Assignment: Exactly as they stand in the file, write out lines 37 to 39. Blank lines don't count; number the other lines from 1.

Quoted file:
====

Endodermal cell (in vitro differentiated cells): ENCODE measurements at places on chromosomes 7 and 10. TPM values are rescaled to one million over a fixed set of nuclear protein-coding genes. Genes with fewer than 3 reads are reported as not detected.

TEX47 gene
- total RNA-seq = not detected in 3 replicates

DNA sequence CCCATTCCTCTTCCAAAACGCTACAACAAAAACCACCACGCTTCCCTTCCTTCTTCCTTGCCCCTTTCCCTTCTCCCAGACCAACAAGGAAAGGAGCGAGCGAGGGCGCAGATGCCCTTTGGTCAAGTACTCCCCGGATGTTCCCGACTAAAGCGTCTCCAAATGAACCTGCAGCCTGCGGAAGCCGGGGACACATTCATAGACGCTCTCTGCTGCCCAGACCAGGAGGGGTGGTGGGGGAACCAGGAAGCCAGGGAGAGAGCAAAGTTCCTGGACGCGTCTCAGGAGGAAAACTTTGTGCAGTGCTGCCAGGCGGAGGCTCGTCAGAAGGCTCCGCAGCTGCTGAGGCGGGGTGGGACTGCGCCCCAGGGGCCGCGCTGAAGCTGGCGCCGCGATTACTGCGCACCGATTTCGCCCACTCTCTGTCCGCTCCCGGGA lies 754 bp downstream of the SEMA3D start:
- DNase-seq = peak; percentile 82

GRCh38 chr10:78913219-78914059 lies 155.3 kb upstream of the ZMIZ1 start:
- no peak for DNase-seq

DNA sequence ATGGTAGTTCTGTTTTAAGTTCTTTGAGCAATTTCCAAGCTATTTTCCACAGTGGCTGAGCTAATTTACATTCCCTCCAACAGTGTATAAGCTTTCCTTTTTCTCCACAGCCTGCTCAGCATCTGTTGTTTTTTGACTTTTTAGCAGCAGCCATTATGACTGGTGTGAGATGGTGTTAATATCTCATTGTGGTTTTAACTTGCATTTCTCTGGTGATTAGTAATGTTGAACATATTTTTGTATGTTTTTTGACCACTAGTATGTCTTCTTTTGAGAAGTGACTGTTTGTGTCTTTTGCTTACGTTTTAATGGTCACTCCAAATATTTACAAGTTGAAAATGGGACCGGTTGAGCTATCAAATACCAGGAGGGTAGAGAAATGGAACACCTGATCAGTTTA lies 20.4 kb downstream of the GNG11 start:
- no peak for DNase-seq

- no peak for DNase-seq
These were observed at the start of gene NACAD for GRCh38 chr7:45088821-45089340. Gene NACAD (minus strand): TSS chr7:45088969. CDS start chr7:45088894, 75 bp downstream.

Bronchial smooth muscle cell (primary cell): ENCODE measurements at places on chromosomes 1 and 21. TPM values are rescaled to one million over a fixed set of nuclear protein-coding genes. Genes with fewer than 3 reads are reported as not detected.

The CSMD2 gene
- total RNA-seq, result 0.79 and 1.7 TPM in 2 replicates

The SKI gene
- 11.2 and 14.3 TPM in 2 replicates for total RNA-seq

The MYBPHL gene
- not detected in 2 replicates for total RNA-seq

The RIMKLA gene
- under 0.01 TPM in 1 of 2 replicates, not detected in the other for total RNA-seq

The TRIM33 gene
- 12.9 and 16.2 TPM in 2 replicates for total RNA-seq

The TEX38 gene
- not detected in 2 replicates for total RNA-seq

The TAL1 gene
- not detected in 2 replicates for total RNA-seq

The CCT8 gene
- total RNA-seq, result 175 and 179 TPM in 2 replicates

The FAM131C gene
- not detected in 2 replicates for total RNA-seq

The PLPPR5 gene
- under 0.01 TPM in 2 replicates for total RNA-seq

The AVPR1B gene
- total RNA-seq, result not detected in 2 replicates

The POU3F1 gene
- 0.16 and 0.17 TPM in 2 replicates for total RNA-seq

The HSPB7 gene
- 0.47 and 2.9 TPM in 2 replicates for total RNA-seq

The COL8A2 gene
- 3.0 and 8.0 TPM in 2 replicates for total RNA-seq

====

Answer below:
The HSPB7 gene
- 0.47 and 2.9 TPM in 2 replicates for total RNA-seq

The COL8A2 gene